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Rebecca’s story

In this story Rebecca Clarkson takes a look at the possibilities for co-production in the Fitness sector.

At Get Yourself Active we want to help you as an individual or organisation to empower Disabled People like us to take part in sport and physical activity.

Bex has thirty years’ experience of working in the charitable sector and is proud to be the Fundraising Manager for Disability Rights UK as she strongly believes in the ethos of Disabled people leading change. Bex also writes, lifts weights and thinks, although not at the same time (usually). She believes in fairness and justice and she doesn’t believe that suffering makes us better people

It’s a funny old concept, ‘fitness’, isn’t it? The word tends to evoke ideas of gyms, treadmills, sweat. And that is all too often exactly the image that the fitness industry promotes.

Before I wrote this, I Googled a few of the ‘big name’ gyms, and the overwhelming impression you get is that if you’re not young, muscly, and a bit, well, gleamy, you won’t fit in. Oh, and not a Disabled person in sight. Of course, these places will all tell you how inclusive they are, and they probably believe it, but is this borne out in the environment they create?

Working together

I often wonder what a co-produced gym would look like, and I’m prepared to go out on a limb here and suggest it would be nothing like any currently in existence.

But there is no reason that this shouldn’t happen – as long as the people who currently hold power and make the decisions are prepared to share that power and decision making. I respectfully suggest that this start with listening to people they’ve never heard of before. There is no point in consulting your usual constituency – the people who are ‘gym literate’ and quite accustomed to navigating a ‘fitness environment.’ Instead, you need to connect with those who think it isn’t for them – if indeed they think about health and fitness.

And how you do it is critical. The utterly wonderful Dr Gabor Maté (do Google him and try reading his work – you’ll be glad you did) tells this self-deprecatory tale in his book In the Realm of Hungry Ghosts:

‘I used to believe that all people needed was basic information. So all I had to do was teach overweight individuals how excess body fat would overburden the heart, plug the arteries and raise the blood pressure . . . and they would leave the office grateful and transformed …

I soon found out that they left the office asking for their files to be transferred to some other physician … more understanding about the ways of human beings.’

the word co-production is seen as a title in the middle of an images of a crowd of people

More understanding about the ways of human beings. Just imagine how different everything might look if we worked in that way. We might treat the use of drugs as a public health issue and show kindness and support to those in the grip of addiction rather than criminalising them as we do currently.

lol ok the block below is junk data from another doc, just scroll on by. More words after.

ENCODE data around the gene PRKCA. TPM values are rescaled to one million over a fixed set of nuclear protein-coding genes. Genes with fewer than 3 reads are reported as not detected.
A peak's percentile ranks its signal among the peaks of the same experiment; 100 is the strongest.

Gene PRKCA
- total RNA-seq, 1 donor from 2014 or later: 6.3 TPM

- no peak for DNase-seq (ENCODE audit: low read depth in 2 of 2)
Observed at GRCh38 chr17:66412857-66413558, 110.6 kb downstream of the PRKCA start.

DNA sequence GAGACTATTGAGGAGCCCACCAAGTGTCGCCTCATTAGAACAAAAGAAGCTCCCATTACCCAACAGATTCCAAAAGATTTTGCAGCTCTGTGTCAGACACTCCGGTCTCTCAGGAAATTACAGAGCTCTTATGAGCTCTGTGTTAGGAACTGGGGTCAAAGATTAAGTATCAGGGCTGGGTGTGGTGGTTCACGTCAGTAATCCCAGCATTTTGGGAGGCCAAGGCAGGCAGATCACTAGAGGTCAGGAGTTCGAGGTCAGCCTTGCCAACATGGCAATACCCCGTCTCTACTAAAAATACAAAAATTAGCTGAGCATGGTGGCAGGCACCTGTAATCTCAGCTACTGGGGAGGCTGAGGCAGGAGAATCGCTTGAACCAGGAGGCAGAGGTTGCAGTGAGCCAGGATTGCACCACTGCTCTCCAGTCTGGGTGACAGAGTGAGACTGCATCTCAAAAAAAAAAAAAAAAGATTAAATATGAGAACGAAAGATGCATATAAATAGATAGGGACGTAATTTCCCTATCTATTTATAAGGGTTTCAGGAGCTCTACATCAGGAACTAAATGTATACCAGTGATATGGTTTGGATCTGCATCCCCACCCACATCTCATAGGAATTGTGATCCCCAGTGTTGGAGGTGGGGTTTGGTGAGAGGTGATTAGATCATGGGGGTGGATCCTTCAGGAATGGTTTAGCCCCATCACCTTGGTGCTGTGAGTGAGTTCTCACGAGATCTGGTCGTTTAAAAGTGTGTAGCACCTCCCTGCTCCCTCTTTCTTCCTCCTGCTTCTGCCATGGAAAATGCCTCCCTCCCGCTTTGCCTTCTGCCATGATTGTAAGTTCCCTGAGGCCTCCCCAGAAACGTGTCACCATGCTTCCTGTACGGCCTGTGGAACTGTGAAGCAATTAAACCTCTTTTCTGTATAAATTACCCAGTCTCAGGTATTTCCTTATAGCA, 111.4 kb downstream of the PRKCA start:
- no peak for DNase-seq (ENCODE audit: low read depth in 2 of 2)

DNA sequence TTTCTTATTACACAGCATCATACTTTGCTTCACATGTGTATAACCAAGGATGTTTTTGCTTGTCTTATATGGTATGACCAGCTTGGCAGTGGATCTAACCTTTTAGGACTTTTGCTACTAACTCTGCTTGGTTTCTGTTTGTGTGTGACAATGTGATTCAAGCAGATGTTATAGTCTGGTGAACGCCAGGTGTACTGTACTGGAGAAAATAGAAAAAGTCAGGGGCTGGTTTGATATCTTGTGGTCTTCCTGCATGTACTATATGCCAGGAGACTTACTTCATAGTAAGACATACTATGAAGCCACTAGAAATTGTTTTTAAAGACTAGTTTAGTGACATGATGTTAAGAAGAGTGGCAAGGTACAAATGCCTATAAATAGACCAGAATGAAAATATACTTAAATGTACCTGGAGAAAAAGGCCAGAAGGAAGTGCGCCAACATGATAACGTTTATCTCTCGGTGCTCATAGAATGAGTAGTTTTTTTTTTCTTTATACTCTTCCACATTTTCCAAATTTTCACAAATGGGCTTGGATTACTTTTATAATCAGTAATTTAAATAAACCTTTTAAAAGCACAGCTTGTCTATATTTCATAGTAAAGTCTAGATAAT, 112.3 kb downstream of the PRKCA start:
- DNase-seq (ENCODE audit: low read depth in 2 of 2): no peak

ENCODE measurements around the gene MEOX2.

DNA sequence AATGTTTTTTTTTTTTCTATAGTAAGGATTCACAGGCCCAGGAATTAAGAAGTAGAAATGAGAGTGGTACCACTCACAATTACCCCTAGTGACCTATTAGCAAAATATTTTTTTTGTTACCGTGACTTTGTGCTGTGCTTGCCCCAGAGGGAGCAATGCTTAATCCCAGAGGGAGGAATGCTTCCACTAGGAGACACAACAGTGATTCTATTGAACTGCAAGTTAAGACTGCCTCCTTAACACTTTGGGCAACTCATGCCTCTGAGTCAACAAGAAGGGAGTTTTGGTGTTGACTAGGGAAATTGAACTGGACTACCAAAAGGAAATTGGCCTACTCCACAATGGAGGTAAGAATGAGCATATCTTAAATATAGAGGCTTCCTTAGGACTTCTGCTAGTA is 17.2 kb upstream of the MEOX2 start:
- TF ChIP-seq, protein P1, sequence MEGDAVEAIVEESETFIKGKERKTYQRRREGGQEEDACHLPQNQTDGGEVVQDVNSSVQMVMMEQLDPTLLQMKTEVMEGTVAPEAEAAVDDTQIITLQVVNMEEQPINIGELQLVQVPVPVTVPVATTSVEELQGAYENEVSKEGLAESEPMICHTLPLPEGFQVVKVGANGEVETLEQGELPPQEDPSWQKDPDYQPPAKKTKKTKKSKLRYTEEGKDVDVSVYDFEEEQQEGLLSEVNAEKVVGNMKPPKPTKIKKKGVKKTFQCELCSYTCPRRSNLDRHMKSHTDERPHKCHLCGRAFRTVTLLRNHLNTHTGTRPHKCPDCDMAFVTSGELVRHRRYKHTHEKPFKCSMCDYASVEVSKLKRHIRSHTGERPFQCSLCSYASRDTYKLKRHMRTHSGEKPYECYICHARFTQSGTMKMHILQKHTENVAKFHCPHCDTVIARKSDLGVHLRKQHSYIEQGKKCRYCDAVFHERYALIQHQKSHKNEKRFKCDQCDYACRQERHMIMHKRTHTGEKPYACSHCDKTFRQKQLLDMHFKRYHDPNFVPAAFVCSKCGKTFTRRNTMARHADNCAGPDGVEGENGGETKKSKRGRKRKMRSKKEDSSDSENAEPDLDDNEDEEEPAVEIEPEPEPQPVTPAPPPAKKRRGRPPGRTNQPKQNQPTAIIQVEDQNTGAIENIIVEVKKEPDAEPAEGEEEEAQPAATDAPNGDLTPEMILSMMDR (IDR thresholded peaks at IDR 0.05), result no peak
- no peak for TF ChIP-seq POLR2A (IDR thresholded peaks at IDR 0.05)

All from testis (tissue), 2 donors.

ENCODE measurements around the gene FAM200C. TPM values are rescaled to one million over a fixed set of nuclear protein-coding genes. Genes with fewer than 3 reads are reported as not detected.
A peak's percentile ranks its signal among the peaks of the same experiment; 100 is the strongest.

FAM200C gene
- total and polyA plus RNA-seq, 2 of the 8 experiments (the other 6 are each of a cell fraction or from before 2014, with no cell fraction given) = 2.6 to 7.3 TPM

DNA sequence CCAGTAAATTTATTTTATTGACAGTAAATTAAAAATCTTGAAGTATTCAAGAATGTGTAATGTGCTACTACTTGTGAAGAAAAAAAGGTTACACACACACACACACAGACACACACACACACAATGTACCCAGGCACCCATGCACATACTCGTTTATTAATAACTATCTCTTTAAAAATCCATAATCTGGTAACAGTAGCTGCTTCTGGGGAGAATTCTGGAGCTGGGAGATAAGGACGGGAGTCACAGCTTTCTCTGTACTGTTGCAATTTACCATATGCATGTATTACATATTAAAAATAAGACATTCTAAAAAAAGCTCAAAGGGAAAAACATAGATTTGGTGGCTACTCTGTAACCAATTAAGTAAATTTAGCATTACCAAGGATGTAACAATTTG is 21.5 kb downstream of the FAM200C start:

We might accept that lifelong sobriety is achieved by perhaps only ten per cent of alcoholics through total abstinence and offer tested and successful treatments such as The Sinclair Method instead. We might begin to realise that people who appear to be making what we are pleased to call ‘poor choices’ about their health are not necessarily doing so out of a willful desire to be self-destructive, but are perhaps making rational choices available to them within a very limited set of options.

If the last year has taught us anything, it is just how hard it can be to stay motivated when we are left to our own devices in a world where our everyday enjoyments and activities are severely curtailed or disappear altogether. I’ve been surprised by how many people have ‘confessed’ to their lack of exercise the pandemic.

These have been people with (often) the motivation, resources, and places to exercise, but these counted for very little without the structure of gyms, classes and fitness buddies. Add to that the hardships of living in isolation from loved ones and support networks and then we can start to recognise how many people live as a daily reality. We should not waste this opportunity to understand and act upon it.

Time for change

So let’s press ‘reset’ in the world of fitness. Let’s engage as never before with people, with curiosity, with purpose. We need to try to understand the ways of human beings and how we can make ‘fitness’ a fun thing.

A necessary thing, a thing you wouldn’t want to miss. That physical and mental health are inextricably linked is now accepted as a given (we hope).

I must own to some skin in the game here. Having had my mental health challenges over the years, I will confess to being positively messianic about the advantages of physical activity. In my case, a real addiction to weightlifting.

I also know from personal experience how challenging the process of ‘getting fit’ is. I’m proud that the thing that made a difference in the early days of my ‘fitness journey’ was easily accessible classes at the local church hall. Nothing fancy and very definitely nothing high tech; the music came from CDs, and the training was delivered by local people who just understood their audience really well. There will be so many others with similar stories and an even larger number with good ideas, which might make all the difference if they felt they could tell them. Let’s listen.